The Week Here: Is It Safe?

14 May 2020

For stores and brands alike – safety is everything, clienteling is key, and independents unite.



“For pandemic-era retailers, the more obvious signs of cleaning, the better … Visibility offers reassurance, and wary shoppers need reassurance,” wrote Jessica Testa and Elizabeth Paton in The New York Times.

What could be more transparent than glass? “Literal ‘window shopping’ for clothes might also be making a comeback,” reported Lauren Thomas for CNBC, who noted the new relevance of a “strategically” stocked display.

With more than half of America beginning the process of reopening, bespoke brand Suitsupply – which has stores dotted across the country – installed clear partitions in their fitting-room areas; arm slots allow associates to still pin jacket cuffs and mark pant hems.

And in Paris, the world’s fashion capital, the lights are turning back on. Masked shop assistants, armed with sanitiser dispensers, greeted customers with an entreaty to “refresh” their hands.

Will all this make for an atmosphere as sterile as the disinfectants?

Perhaps not. With fewer shoppers around, the experience will be a more personalised one. According to Testa and Paton, “customers should expect a higher degree of service and attention, regardless of how much they can spend.”


A feeling of safety is as much influenced by psychological factors as it is by the physical environment. The quality of human interaction, which is in limited supply for the foreseeable, will be a powerful determinant.

Neil Boyarksy, cofounder of fitness startup Bandier, believes more than ever in the value of fostering close relationships with regulars. “Customers might talk about products with their local store associate over the phone, who would then send products for them to try on at home,” reported Fast Company. “We’re going back to old-fashioned clienteling,” said Boyarsky.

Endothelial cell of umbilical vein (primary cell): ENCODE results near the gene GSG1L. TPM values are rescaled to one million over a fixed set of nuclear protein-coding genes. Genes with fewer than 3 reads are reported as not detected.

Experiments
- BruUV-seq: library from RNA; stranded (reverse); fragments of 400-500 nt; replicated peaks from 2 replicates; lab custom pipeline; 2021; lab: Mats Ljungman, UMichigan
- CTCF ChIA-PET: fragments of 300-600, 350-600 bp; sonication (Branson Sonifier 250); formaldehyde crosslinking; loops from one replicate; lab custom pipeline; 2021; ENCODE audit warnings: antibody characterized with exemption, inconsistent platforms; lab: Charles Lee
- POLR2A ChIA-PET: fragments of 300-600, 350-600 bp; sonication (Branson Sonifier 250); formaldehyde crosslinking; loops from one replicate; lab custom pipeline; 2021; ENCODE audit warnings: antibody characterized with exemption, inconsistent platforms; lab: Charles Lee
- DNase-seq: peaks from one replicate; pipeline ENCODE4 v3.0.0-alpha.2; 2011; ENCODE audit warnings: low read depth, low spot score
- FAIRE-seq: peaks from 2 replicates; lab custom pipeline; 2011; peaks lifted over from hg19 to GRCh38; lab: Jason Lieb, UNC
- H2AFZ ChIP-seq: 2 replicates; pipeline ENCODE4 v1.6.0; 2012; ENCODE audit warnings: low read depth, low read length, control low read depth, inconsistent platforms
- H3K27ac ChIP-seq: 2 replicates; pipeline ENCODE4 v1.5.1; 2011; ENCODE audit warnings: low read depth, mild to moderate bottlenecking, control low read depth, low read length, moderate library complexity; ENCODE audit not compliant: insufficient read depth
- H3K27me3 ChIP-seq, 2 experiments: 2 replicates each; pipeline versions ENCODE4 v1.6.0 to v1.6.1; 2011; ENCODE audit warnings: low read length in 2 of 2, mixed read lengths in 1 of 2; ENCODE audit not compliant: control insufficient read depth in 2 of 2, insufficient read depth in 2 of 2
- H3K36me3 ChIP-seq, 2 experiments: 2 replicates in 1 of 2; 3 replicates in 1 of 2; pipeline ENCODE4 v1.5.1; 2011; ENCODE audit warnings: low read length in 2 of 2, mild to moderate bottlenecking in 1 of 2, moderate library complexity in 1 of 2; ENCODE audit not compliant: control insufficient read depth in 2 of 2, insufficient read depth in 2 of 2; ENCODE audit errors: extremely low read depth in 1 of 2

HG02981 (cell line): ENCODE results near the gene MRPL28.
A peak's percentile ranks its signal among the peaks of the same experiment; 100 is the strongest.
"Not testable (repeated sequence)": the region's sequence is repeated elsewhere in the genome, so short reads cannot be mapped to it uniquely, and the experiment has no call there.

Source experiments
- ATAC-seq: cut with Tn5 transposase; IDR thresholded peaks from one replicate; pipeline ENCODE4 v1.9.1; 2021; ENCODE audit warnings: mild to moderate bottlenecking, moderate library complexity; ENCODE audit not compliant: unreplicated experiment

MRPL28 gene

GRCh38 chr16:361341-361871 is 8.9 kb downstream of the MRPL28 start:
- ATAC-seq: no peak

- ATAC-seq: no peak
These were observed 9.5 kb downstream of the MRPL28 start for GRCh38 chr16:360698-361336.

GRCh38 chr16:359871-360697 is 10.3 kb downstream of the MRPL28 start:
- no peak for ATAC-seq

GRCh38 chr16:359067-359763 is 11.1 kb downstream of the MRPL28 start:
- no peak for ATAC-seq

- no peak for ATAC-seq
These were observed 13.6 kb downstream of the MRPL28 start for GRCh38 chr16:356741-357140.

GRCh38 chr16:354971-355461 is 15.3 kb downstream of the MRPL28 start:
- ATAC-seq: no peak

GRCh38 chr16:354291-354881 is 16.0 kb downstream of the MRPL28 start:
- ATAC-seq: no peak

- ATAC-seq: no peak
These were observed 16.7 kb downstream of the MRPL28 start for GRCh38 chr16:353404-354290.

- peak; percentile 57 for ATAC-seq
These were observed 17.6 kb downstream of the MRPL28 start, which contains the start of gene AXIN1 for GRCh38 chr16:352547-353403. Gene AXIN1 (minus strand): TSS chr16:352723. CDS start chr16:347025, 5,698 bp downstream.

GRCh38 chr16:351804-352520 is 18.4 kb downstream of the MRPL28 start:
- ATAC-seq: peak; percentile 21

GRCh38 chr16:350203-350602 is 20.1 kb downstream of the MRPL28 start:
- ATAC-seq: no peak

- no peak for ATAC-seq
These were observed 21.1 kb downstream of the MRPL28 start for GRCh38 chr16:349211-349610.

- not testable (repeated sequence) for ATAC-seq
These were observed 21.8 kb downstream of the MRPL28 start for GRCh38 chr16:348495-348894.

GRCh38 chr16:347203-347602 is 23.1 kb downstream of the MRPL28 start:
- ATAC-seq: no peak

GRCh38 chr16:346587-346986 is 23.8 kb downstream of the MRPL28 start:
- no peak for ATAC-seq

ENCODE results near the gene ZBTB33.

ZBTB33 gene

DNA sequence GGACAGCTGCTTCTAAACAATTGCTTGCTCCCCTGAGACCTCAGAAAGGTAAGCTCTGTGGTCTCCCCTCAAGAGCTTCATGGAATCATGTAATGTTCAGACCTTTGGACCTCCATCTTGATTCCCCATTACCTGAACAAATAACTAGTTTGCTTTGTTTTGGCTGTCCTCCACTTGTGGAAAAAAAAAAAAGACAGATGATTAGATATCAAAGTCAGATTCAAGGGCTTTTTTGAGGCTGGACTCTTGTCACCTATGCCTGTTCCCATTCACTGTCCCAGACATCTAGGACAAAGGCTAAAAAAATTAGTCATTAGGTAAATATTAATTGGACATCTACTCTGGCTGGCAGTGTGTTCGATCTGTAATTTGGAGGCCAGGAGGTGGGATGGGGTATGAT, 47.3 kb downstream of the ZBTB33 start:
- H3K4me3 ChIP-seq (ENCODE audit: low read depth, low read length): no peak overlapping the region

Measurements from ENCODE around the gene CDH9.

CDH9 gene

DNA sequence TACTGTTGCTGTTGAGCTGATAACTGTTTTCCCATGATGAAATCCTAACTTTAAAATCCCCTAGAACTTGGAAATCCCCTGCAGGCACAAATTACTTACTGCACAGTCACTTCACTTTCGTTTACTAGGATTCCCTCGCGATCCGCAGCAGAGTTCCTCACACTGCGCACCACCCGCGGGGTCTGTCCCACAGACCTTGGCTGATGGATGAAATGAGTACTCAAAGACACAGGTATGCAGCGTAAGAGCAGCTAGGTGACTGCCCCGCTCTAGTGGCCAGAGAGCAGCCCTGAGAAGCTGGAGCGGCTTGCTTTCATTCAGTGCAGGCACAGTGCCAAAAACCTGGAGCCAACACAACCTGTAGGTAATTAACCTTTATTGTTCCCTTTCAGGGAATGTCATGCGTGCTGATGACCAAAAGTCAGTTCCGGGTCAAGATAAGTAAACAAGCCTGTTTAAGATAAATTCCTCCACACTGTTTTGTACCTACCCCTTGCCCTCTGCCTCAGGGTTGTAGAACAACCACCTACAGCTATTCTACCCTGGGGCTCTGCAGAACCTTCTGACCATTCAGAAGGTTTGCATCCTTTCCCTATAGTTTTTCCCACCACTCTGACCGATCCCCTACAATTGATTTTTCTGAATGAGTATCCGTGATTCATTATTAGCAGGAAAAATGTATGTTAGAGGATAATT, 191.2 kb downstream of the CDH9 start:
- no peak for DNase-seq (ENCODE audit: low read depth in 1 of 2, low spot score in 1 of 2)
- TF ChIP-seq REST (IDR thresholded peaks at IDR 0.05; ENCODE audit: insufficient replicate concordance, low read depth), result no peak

Personal shopping is becoming democratic. Retailers like Warby Parker are enabling in-store appointments. Suitsupply is offering pre-booked private shopping suites. Do we need technology to deliver on the promise of personalised experience? It appears not.

And it is not just about customer relations – responsible companies who are prioritising both their staff and suppliers stand to benefit from public confidence. Before the pandemic, nearly two thirds of us were influenced by a brand’s stance on social or political issues when making buying decisions. What happens to that decision-making process on the other side? “When rattled customers re-emerge, trust will be a valuable asset and one uniquely suited to small businesses,” wrote Kyle Stock in Bloomberg Businessweek.


With the new skills gleaned from adapting their way in real-time through a crisis, some business owners are even thinking of pursuing public policy for a more secure future – either by taking direct action or through collective changes to how they operate.

Sarah McNally – the iconoclastic proprietor of revered NYC bookstore McNally Jackson – shared her post-Covid aspirations with Bloomberg Businessweek: “I’ve actually decided that when I’m done getting this company through the coronavirus, I think I want to get involved in small-business advocacy. I’m just outraged. I’m just so outraged.”

And in the fashion industry, a group of brands and retailers, led by Belgian designer Dries Van Noten, signed a petition calling for urgent transformation ­– starting with the realignment of seasonal fashion deliveries and the delay of discounting.

Their stated goals of generating “less unnecessary product, less waste … and less travel,” all build on the “carbon neutral” ethos that has been trending since last season. “None of the ideas under discussion are new,” wrote Christina Binkley in Vogue Business. The difference is in how this “unusual coalition” is treating the current crisis as a catalyst for change.

The pandemic’s domino effect on the creative and retail sectors has been widely chronicled – with all players swiftly subjected to corona-induced seismic shifts. With calls for independents to unite, ideas like a fashion freelancers union are also gaining traction. Tamar Cincik, founder and CEO of the UK lobbying group Fashion Roundtable, noted: “For people in fashion to understand why they need a union, it needs a culture change. But if a pandemic is anything – and it is many things – it is a culture change where the floor is taken away from under you.”

We’re rebuilding the plane in mid-air. Perhaps now is the moment to recognise our strength in numbers.

Words by Amy Tai, creative consultant and native New Yorker now based in London.